Artist and FIT staff member Pacifico Silano re-photographs images from gay magazines of the 1970s and ’80s, and then assembles his photos into new, semi-abstract tableaux. One series includes a cloudy blue sky, a cowboy hat resting on a tree branch, and a naked man half obscured by an image of a lakeshore. Somehow, you can sense something sexual going on, just out of sight. The original photographs, many culled from former Whitney Museum curator Richard Marshall’s gay pornography collection at New York University’s Fales Library, were far more risqué when they appeared in publications like Blueboy and Honcho. In Silano’s rendering, bodies are missing or truncated, and their absence evokes an emotion he dubs “queer melancholy.” Reviewing his work in The New Yorker, critic Vince Aletti wrote, “Nearly every collaged image is torn and fragmentary, as if recovered from a past that’s still too painful to look at head on.” In November, the Museum of Modern Art acquired Silano’s image Cherry Lips for its permanent collection.
The absence referred to in Silano’s work addresses one in his life: His uncle died of AIDS in 1989, and the family never discussed this loss, or the fact that he was gay. In a blog post for Time magazine, Silano explained the inspiration: “I figured if I could know [my uncle], I might have a better sense of myself.” Occasionally, the artist takes a break from this theme. “It’s kind of heavy,” he acknowledges. One series decontextualizes found images of heartthrob John F. Kennedy Jr.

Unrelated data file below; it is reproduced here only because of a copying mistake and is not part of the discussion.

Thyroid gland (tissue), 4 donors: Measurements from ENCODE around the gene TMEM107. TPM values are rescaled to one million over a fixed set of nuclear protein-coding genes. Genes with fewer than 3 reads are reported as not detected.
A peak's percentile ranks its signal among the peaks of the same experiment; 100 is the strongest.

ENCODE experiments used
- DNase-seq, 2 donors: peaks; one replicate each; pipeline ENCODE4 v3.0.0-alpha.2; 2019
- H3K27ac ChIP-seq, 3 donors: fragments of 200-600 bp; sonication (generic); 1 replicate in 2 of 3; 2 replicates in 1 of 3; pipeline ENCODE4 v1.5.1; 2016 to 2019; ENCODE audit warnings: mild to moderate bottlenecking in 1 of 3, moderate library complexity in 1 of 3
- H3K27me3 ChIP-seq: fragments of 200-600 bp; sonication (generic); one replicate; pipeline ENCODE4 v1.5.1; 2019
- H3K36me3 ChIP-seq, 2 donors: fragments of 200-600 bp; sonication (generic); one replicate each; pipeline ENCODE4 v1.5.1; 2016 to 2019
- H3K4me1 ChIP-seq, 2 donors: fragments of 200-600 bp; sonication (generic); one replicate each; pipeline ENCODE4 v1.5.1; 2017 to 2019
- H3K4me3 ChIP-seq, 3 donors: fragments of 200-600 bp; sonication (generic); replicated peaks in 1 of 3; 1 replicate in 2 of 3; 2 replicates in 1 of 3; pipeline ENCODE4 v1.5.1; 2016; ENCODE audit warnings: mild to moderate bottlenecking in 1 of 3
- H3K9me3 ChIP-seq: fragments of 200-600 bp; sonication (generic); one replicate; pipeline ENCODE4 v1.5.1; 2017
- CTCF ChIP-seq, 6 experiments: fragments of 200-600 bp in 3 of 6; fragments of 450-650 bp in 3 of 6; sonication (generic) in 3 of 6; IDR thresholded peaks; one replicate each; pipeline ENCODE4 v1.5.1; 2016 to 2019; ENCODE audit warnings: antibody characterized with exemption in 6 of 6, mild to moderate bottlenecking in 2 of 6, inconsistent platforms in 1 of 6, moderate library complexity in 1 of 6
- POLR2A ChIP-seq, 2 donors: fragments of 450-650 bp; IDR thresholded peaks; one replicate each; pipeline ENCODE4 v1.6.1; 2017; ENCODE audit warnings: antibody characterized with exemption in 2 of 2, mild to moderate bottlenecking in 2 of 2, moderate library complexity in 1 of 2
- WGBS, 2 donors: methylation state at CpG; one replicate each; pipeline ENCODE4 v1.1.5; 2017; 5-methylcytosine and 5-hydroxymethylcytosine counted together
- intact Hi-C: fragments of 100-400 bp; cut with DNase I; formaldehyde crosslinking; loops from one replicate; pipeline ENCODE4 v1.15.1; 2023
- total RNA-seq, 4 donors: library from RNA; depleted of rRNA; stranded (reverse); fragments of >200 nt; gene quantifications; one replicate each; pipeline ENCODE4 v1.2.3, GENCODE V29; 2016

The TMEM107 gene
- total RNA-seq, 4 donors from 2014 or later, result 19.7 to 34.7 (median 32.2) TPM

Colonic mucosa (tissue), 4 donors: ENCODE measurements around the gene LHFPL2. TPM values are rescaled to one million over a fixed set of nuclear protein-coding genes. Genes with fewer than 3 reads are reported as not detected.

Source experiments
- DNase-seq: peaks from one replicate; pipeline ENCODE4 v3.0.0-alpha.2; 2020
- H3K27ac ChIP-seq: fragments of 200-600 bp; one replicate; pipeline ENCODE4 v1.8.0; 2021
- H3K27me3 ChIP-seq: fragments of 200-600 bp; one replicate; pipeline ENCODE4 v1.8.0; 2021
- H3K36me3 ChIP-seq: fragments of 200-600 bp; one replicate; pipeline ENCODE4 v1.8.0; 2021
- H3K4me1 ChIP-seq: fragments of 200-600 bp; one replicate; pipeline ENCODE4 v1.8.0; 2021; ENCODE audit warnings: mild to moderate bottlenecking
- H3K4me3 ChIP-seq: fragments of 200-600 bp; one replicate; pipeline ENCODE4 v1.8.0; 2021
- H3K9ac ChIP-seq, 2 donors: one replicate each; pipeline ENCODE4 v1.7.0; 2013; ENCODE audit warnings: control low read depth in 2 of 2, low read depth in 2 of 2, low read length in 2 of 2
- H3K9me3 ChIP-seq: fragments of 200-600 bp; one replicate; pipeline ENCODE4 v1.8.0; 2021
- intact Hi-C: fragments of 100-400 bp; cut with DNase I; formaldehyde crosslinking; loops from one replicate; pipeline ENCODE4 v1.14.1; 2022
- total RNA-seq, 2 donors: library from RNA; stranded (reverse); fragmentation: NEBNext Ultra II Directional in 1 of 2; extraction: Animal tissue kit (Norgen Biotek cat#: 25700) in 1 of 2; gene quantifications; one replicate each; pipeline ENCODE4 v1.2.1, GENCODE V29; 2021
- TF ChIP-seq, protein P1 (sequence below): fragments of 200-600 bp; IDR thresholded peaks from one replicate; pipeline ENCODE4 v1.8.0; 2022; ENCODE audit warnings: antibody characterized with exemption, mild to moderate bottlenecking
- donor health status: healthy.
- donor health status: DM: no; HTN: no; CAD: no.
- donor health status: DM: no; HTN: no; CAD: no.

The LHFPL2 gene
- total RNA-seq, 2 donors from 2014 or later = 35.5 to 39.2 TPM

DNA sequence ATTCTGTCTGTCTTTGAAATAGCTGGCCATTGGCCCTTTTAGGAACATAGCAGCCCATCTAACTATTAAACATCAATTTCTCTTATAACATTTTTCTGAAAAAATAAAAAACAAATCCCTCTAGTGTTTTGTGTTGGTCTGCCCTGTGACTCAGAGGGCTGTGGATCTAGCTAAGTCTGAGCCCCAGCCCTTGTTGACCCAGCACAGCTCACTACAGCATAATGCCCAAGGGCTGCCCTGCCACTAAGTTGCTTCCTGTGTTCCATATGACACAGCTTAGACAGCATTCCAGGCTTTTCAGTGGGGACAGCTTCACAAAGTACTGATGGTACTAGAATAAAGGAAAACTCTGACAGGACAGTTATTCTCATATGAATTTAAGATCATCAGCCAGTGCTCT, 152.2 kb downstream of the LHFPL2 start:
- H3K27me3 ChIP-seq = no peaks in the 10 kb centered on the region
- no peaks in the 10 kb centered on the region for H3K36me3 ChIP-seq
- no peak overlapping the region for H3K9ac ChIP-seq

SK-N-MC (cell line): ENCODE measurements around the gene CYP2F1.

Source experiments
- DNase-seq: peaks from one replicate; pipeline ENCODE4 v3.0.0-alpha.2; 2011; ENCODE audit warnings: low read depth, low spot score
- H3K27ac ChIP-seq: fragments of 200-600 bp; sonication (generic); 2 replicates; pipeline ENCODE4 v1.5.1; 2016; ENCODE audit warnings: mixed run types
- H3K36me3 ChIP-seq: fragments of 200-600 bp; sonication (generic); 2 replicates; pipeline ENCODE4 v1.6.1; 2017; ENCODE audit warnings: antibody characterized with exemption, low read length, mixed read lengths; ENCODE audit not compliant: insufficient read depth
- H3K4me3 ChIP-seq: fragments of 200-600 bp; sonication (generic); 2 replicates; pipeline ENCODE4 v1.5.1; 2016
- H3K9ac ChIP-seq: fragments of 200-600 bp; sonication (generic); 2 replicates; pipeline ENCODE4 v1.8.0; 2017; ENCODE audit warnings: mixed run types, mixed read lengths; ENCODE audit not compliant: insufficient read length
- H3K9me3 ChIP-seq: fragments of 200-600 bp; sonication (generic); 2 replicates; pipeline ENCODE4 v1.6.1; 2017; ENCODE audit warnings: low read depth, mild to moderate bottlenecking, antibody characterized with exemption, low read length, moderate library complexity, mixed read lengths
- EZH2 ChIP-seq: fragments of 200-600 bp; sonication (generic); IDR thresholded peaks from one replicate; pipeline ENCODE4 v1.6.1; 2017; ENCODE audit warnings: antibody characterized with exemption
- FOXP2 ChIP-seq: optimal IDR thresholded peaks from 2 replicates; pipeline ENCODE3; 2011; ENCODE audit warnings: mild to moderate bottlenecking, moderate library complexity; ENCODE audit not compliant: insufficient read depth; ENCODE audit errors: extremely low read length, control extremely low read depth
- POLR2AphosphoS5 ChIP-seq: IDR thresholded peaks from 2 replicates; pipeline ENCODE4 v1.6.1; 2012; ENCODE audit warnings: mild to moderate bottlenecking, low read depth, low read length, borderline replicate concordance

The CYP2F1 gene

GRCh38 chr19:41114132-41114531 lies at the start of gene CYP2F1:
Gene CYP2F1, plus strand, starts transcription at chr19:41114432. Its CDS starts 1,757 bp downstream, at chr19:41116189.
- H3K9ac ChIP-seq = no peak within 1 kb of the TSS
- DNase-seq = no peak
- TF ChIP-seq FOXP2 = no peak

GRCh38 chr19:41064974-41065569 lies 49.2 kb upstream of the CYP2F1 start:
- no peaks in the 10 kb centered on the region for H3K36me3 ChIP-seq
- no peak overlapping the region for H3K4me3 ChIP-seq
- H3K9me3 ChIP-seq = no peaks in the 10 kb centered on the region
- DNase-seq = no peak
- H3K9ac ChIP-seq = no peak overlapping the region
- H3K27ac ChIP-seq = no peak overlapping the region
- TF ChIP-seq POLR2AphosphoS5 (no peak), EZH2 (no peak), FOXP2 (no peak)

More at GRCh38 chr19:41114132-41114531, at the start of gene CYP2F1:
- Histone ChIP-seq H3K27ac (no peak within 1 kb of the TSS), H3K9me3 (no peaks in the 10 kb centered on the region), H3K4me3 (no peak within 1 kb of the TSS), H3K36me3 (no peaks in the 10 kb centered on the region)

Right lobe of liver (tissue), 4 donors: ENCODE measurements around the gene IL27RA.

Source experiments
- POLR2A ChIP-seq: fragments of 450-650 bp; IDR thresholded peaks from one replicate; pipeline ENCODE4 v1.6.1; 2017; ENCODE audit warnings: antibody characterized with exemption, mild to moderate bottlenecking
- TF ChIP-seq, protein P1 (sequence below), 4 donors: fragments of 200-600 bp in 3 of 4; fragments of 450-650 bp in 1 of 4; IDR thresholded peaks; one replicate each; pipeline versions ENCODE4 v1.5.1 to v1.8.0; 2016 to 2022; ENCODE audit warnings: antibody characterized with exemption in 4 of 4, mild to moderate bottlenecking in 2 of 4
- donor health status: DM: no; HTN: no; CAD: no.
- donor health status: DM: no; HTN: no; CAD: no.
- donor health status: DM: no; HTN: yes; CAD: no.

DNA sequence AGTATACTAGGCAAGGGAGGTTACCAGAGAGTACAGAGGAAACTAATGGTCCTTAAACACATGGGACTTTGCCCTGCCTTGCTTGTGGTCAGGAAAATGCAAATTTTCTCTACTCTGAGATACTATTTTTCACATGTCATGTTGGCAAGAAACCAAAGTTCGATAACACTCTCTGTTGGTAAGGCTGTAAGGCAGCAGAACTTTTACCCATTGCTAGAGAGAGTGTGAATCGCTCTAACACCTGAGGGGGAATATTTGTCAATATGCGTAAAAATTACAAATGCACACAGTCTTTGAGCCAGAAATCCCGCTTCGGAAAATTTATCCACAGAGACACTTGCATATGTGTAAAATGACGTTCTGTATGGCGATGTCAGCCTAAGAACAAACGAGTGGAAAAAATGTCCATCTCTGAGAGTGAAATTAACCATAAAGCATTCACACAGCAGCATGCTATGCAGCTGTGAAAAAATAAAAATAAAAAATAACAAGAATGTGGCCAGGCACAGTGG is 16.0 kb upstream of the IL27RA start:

Silano has exhibited internationally, with shows in London and Moscow as well as stateside at the Bronx Museum and the NADA art fair in Miami. He’s won prestigious art fellowships, and outlets including The New York Times, Hyperallergic, and Artforum have covered his work. Meanwhile, he still has a day job as a technician in FIT’s Photography Department. He’s happy in this environment, he says: “I’m surrounded by artists.” And it keeps him humble: “Yes, my work just got collected by MoMA, but I still have to go fix an enlarger or mop up a spill.” The students also benefit from the proximity to a working artist. In 2020, he’ll be featured in a group show at the Andy Warhol Museum in Pittsburgh.